zdnet.com: The International Space Station's laptops are moving from Windows to Linux, and R2, the first Linux-powered humanoid robot in space, is now under-going in-flight testing.
infoworld.com: Jim Whitehurst also explains why he sees a grim future for desktop Linux even as the open source OS gains importance
Also: What went wrong with MeeGo?
h-online.com: Coverity has called Linux the "benchmark of quality" in its newly published 2012 Coverity Scan Open Source report. Linux 3.8's 7.6 million lines of code has a defect density of .59.
siliconindia.com: But what makes a Linux OS to be called the most desired one? The experience, the user-friendly attitude, knowledge in troubleshooting and the most important one, the boot time. So without further adieu, let’s take a look at the five fastest booting Linux distributions.
Welcome to this year's 18th issue of DistroWatch Weekly! Ubuntu's latest release, while not among the most innovative or adventurous ones, continues to intrigue many casual and home users (business users are probably more comfortable with one of LTS releases). Still, many are wondering whether they should risk an upgrade to a new but rather unremarkable release.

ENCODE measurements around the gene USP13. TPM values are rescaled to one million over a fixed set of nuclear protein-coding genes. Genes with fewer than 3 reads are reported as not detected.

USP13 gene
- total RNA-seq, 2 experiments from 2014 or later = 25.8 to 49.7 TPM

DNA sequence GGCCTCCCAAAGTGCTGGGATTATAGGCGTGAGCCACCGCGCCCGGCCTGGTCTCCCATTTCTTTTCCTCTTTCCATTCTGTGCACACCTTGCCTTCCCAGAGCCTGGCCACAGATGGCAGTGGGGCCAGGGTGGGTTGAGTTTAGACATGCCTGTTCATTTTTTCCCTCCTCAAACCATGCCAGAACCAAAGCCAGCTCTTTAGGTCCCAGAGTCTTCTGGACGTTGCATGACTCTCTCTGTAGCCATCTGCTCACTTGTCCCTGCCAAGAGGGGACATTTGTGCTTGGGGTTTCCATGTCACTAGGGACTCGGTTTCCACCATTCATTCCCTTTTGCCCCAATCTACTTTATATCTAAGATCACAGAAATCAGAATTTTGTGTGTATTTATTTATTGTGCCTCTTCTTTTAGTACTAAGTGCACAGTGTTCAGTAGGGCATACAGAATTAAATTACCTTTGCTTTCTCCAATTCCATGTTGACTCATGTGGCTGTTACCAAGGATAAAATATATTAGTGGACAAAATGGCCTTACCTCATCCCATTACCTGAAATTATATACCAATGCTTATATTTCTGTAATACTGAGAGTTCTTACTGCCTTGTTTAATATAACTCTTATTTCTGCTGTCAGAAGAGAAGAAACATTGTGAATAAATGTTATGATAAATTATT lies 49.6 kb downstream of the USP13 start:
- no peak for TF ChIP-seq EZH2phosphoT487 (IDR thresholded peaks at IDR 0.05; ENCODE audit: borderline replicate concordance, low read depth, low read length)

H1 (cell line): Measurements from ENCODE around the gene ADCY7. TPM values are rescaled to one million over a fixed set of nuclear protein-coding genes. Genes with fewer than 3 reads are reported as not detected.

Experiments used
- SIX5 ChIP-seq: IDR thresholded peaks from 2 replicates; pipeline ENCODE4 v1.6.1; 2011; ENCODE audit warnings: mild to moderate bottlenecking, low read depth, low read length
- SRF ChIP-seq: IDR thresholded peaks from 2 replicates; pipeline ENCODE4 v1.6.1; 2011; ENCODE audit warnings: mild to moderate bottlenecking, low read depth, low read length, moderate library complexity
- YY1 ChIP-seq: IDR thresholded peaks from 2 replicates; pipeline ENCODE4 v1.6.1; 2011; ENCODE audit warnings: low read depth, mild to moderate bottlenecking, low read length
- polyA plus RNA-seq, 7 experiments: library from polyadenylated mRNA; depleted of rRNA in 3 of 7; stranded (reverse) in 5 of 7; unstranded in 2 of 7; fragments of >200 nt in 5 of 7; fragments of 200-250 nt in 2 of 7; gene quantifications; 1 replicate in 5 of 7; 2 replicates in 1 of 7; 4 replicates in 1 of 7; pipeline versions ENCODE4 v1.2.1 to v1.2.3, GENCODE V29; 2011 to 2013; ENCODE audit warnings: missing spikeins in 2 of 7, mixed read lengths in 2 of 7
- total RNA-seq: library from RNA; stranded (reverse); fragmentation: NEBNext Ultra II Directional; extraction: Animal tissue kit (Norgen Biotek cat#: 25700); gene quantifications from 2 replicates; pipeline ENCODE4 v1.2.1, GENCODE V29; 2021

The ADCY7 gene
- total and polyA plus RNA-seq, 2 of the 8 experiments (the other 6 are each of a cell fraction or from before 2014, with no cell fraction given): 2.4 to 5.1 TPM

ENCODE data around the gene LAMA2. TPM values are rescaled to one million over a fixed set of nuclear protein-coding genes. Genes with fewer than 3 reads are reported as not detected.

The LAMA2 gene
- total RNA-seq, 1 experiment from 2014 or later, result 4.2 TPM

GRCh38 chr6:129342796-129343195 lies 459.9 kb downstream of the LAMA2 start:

linuxuser.co.uk: We pit six Raspberry Pi operating systems against one another to find out which one is the king of the tiny computer distros
infoworld.com: We're so busy seeking release from Windows that we overlooked all the ways Linux had already freed us
techeye.net: A US engineer is trying to sell the idea of an open source drone detection system built out of shedloads of Raspberry Pi kits.
mandrivachronicles.blogspot: Linux interest, despite FUD, is on the rise. You can take a look at the numbers in Distrowatch. When I migrated to Linux in 2009, it took Ubuntu 2249 visits to be the first distro ranked.